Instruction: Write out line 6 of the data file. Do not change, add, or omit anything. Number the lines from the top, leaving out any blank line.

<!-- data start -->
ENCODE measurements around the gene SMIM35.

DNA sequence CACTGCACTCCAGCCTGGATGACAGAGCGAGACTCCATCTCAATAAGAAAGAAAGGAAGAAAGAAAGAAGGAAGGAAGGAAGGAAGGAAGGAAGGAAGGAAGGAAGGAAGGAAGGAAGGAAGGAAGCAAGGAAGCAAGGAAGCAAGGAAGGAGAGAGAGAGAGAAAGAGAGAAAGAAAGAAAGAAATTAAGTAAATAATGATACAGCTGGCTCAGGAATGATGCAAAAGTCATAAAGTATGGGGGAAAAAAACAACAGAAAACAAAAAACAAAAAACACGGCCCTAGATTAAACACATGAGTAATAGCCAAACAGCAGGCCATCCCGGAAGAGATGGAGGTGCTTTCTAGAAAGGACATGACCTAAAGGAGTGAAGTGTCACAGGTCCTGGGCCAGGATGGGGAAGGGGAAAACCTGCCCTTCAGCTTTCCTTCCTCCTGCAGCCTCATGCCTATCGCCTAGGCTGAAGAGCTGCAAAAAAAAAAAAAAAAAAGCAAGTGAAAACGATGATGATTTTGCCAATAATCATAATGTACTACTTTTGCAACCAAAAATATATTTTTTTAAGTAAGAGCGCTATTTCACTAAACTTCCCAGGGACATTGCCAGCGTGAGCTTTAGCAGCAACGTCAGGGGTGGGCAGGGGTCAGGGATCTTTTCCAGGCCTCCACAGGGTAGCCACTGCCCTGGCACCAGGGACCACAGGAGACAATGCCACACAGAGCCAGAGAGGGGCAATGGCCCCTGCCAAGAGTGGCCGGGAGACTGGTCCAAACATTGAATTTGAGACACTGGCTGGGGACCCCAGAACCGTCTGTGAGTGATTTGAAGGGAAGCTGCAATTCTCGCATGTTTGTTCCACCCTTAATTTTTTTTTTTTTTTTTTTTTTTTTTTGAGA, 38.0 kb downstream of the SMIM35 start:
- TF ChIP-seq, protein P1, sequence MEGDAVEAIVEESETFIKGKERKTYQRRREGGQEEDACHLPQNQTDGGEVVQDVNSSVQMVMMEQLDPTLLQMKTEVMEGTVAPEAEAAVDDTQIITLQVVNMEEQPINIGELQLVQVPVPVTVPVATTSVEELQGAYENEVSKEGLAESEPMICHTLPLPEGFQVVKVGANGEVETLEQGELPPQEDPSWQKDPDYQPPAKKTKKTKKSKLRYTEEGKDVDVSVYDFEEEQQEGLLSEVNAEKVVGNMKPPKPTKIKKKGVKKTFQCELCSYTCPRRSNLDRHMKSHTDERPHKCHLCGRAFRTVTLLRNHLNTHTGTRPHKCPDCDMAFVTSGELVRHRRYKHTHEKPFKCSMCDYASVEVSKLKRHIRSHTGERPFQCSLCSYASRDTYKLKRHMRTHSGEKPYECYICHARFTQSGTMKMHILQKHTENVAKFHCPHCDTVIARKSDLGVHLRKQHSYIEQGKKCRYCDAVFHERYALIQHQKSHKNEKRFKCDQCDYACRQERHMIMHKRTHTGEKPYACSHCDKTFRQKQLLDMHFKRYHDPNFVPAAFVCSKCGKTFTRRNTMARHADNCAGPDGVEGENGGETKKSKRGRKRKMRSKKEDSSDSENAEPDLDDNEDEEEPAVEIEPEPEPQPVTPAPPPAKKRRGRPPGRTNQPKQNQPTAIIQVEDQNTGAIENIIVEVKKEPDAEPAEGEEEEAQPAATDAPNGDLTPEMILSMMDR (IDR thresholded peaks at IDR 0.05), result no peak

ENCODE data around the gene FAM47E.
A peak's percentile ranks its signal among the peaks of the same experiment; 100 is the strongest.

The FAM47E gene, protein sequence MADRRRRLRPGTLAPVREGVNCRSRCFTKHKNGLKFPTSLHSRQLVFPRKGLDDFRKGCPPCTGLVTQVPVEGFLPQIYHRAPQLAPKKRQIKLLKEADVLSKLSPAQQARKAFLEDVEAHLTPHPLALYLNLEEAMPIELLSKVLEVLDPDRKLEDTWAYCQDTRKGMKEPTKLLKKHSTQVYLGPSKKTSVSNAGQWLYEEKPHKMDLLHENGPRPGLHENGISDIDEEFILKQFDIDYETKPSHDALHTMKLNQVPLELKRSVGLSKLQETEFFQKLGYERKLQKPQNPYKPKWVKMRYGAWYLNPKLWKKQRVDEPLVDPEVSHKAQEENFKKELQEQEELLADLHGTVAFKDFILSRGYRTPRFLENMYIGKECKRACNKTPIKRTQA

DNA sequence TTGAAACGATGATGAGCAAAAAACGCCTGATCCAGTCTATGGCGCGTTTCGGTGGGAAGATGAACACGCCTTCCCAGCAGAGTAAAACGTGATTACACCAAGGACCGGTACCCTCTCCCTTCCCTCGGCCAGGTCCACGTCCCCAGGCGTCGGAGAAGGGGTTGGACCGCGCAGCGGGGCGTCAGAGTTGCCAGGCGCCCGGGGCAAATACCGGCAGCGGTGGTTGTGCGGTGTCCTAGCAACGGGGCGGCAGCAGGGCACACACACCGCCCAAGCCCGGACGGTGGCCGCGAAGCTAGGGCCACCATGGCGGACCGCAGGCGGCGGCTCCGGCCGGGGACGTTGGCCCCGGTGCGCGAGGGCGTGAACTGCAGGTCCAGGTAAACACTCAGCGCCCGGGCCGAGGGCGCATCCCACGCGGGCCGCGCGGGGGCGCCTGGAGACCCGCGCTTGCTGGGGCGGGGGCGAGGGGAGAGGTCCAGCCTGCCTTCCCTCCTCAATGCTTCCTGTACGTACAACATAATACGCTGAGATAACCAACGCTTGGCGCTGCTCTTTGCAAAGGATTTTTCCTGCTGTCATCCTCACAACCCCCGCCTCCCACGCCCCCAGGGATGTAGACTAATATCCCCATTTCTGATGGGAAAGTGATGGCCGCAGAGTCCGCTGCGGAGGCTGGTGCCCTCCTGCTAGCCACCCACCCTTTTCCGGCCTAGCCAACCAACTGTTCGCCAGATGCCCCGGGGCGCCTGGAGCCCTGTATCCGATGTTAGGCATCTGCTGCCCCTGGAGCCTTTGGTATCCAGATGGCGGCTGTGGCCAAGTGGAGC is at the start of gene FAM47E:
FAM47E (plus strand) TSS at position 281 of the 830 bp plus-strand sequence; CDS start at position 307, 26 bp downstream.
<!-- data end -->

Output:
The FAM47E gene, protein sequence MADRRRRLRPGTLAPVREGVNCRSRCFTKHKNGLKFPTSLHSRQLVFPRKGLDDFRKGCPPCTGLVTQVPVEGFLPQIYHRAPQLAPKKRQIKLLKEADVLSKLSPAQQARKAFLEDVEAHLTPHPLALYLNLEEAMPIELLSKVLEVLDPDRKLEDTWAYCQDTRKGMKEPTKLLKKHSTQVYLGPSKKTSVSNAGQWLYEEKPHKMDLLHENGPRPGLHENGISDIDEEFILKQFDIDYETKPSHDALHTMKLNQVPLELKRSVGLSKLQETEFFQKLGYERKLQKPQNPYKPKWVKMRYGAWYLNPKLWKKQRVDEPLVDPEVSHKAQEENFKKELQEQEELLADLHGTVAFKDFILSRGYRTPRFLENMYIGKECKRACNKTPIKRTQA